Today’s factismal: Galileo was convicted of heresy 383 years ago today.
Today marks the 383rd anniversary of Galileo’s conviction for heresy. Why should you care? Because Galileo’s trial and subsequent exoneration (a mere 359 years later) show what happens when you let civil authority decide what is and isn’t true.
His story starts out well. In 1610, Galileo had published The Starry Messenger (Sidereus Nuncius), a book based on observations of the heavens that he had made using the telescope that he had created. In addition to pointing out the planets orbiting Jupiter (today we call them the Galilean moons: Io, Europa, Callisto, and Europa), he made several statements supporting Copernicus’ heliocentric theory. At the time, the idea that the Earth orbited the Sun was considered to be heresy (Giordano Bruno had been burned at the stake in 1600 for espousing that view). Galileo’s views combined with his sometimes acerbic manner led Caccini and other priests to denounce him to the Inquisition. In 1616, the Inquisition ordered Galileo to stop teaching, promoting, defending, or even discussing heliocentrism and threatened him with torture if he failed to obey. Being no dummy, Galileo agreed.
But, being a scientist, he kept looking for evidence, and, being a bright guy, he kept finding it. He also amassed a few powerful friends, including a passing acquaintanceship with Urban VIII who became Pope in 1623. Those friends encouraged Galileo in his studies and encouraged him to return to the subject of what orbited what. In 1632, Galileo finally organized his thoughts and his evidence into a new book called A Dialogue On Two World Systems. To put it mildly, the book was a hit. Not only did it succinctly rebut the Church’s position, but it did it in an entertaining manner through an extended conversation between Sagredo (“thinker” in colloquial Italian), Salviati (“smart guy”) and Simplicio (“dummy”). As you might guess, Salviati had the right idea (heliocentrism) and all of the best lines. But what you might not guess is that Simplicio, who supported the Church’s position, did so using Urban’s own arguments.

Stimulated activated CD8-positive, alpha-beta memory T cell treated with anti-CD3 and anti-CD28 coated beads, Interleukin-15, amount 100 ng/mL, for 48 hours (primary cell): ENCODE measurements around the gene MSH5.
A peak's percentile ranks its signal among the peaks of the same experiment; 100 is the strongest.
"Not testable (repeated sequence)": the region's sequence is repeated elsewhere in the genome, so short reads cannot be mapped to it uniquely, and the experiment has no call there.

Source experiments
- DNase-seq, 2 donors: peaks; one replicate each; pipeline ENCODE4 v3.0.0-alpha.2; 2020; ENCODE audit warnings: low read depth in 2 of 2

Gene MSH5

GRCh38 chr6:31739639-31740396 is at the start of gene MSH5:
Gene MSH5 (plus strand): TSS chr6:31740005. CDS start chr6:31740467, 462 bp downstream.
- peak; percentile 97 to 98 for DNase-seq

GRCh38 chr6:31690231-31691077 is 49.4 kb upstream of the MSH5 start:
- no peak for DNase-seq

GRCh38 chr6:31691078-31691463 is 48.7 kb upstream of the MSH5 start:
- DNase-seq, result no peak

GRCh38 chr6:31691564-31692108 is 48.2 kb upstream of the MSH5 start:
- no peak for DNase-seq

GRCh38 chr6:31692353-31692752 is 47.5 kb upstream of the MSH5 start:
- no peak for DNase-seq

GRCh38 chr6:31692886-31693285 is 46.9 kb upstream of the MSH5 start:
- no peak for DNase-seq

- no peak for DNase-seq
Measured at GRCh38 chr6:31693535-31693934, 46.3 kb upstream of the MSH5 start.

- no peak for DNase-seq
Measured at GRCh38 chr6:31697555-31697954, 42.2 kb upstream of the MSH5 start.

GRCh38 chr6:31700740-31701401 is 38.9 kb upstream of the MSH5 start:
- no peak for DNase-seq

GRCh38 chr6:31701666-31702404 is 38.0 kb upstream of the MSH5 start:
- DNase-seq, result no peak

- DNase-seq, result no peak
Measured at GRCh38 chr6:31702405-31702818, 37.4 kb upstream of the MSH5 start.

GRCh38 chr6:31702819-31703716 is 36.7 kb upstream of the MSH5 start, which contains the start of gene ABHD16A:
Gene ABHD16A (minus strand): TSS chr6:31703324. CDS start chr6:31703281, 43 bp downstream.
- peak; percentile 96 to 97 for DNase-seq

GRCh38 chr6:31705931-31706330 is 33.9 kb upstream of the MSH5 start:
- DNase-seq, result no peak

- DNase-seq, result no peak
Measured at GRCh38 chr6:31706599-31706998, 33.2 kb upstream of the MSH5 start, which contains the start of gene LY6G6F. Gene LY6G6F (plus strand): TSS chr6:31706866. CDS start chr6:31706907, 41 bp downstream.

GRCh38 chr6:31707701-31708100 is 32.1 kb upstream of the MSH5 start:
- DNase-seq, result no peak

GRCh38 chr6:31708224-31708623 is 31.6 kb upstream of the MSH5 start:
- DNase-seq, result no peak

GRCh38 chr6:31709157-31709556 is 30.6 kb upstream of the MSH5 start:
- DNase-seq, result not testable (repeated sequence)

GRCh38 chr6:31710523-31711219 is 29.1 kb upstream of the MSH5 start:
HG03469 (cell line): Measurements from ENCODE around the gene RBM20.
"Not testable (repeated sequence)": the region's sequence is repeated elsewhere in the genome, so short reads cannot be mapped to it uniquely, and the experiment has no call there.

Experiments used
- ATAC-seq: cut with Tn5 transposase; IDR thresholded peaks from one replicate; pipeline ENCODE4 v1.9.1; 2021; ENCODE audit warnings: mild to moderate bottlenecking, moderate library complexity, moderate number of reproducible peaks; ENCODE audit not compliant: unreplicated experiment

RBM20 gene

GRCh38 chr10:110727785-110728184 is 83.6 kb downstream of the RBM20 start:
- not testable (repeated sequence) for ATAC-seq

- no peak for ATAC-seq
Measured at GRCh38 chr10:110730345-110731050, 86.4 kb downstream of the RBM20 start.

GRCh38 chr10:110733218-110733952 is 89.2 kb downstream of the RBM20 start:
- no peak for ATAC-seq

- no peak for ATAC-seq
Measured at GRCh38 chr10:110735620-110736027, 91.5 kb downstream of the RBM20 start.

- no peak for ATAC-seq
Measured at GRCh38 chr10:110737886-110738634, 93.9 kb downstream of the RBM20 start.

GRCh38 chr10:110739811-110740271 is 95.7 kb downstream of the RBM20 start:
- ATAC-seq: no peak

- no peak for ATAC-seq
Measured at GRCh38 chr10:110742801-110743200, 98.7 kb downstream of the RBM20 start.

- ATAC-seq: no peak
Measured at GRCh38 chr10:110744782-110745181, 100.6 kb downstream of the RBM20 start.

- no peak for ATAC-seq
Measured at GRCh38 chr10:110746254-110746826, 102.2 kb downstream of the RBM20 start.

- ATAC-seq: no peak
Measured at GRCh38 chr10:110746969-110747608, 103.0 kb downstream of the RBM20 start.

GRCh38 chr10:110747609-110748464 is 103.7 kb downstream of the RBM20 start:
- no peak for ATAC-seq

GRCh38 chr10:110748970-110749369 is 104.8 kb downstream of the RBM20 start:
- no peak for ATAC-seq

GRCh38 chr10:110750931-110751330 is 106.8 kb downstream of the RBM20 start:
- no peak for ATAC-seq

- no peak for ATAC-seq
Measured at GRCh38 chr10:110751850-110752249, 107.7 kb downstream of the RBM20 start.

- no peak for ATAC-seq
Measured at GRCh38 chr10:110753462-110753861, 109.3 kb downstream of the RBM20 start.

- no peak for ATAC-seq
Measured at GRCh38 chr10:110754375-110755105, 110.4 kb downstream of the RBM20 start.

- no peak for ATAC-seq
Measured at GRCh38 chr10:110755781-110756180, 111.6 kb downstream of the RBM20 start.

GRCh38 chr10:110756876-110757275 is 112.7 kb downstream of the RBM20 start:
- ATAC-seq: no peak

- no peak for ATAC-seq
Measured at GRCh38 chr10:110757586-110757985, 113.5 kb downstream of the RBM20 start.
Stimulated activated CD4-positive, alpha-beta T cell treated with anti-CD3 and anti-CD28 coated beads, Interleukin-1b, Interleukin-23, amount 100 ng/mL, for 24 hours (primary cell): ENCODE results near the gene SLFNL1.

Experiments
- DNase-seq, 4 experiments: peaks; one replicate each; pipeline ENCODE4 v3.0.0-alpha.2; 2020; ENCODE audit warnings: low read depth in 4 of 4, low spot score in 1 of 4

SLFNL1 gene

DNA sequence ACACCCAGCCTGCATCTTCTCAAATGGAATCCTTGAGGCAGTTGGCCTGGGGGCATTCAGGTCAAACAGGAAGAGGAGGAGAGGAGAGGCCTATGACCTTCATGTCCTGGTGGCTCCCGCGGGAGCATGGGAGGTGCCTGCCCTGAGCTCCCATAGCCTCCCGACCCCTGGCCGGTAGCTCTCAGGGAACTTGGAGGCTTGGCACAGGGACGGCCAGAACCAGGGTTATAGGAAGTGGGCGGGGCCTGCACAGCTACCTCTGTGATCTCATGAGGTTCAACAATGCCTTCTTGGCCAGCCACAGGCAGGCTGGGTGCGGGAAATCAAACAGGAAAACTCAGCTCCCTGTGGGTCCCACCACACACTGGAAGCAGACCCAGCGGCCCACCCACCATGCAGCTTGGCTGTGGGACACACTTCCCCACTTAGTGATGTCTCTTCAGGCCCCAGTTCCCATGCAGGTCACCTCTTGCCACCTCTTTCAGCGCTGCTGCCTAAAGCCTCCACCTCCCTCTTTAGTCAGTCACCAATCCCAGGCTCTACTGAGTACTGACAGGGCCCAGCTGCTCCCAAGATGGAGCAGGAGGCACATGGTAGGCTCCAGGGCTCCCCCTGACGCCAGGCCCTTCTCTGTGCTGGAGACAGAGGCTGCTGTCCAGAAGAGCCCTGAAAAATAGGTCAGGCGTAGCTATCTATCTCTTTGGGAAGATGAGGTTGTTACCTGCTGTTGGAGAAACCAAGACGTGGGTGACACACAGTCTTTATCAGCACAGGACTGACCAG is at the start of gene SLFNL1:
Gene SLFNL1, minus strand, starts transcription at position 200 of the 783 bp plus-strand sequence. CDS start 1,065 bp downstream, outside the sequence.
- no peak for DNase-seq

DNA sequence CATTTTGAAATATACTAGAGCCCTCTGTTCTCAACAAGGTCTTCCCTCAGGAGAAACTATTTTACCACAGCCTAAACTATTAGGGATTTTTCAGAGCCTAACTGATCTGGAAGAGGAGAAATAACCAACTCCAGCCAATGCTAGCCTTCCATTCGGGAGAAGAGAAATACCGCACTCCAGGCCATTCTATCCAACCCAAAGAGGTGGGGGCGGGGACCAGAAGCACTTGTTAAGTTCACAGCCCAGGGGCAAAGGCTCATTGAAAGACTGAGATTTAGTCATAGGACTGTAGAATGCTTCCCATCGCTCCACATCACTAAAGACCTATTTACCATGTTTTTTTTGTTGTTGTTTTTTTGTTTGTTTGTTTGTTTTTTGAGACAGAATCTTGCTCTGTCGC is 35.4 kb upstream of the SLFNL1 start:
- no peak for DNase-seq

What followed was predictable. The pope was enraged by being called “dummy” and ordered Galileo brought before the Inquisition again. This time, they didn’t let him off with a slap on the wrist. They showed him the instruments of torture (excuse me – “gentle correction of heresy”) and threatened his life if he didn’t recant. Galileo promptly did so, and was sentenced to life under house arrest with every letter, book, and grocery list he wrote being subject to inspection and approval by the Inquisition. And there things remained for 359 years.
In the meantime, other scientists found yet more evidence that Copernicus was right and the Church was wrong. By 1835, there was enough evidence that Galileo’s book was removed from the Index Librorum Prohibitorum (“List of Forbidden Books”). In 1939, Pope Pius XII praised Galileo’s courage. And in 1979, the Roman Catholic Church began a new investigation into Galileo’s claims. Finally, on October 31, 1992, they announced what the rest of the world had known for centuries: Galileo wasn’t a heretic – he was right.